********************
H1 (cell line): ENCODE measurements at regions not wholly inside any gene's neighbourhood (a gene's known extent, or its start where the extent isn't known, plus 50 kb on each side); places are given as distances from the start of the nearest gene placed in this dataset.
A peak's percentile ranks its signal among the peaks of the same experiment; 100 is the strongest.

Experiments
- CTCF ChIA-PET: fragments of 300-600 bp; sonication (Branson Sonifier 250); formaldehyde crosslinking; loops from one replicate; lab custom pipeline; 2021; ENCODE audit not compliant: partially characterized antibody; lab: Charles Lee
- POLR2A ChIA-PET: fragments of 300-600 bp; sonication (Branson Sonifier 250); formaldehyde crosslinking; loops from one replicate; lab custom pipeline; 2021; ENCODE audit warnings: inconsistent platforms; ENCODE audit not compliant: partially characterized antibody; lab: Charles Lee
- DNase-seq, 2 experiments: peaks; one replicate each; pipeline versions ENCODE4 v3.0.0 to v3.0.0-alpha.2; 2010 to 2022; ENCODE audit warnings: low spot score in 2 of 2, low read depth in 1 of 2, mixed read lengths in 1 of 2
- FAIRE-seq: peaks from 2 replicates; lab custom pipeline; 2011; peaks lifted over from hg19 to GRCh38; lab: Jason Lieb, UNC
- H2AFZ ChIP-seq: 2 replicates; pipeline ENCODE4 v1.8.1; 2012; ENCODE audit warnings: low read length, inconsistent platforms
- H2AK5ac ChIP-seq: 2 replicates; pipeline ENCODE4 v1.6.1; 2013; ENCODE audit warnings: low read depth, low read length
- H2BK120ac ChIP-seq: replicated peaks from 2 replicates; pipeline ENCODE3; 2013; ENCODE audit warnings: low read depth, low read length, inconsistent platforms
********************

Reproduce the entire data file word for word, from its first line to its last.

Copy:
H1 (cell line): ENCODE measurements at regions not wholly inside any gene's neighbourhood (a gene's known extent, or its start where the extent isn't known, plus 50 kb on each side); places are given as distances from the start of the nearest gene placed in this dataset.
A peak's percentile ranks its signal among the peaks of the same experiment; 100 is the strongest.

Experiments
- CTCF ChIA-PET: fragments of 300-600 bp; sonication (Branson Sonifier 250); formaldehyde crosslinking; loops from one replicate; lab custom pipeline; 2021; ENCODE audit not compliant: partially characterized antibody; lab: Charles Lee
- POLR2A ChIA-PET: fragments of 300-600 bp; sonication (Branson Sonifier 250); formaldehyde crosslinking; loops from one replicate; lab custom pipeline; 2021; ENCODE audit warnings: inconsistent platforms; ENCODE audit not compliant: partially characterized antibody; lab: Charles Lee
- DNase-seq, 2 experiments: peaks; one replicate each; pipeline versions ENCODE4 v3.0.0 to v3.0.0-alpha.2; 2010 to 2022; ENCODE audit warnings: low spot score in 2 of 2, low read depth in 1 of 2, mixed read lengths in 1 of 2
- FAIRE-seq: peaks from 2 replicates; lab custom pipeline; 2011; peaks lifted over from hg19 to GRCh38; lab: Jason Lieb, UNC
- H2AFZ ChIP-seq: 2 replicates; pipeline ENCODE4 v1.8.1; 2012; ENCODE audit warnings: low read length, inconsistent platforms
- H2AK5ac ChIP-seq: 2 replicates; pipeline ENCODE4 v1.6.1; 2013; ENCODE audit warnings: low read depth, low read length
- H2BK120ac ChIP-seq: replicated peaks from 2 replicates; pipeline ENCODE3; 2013; ENCODE audit warnings: low read depth, low read length, inconsistent platforms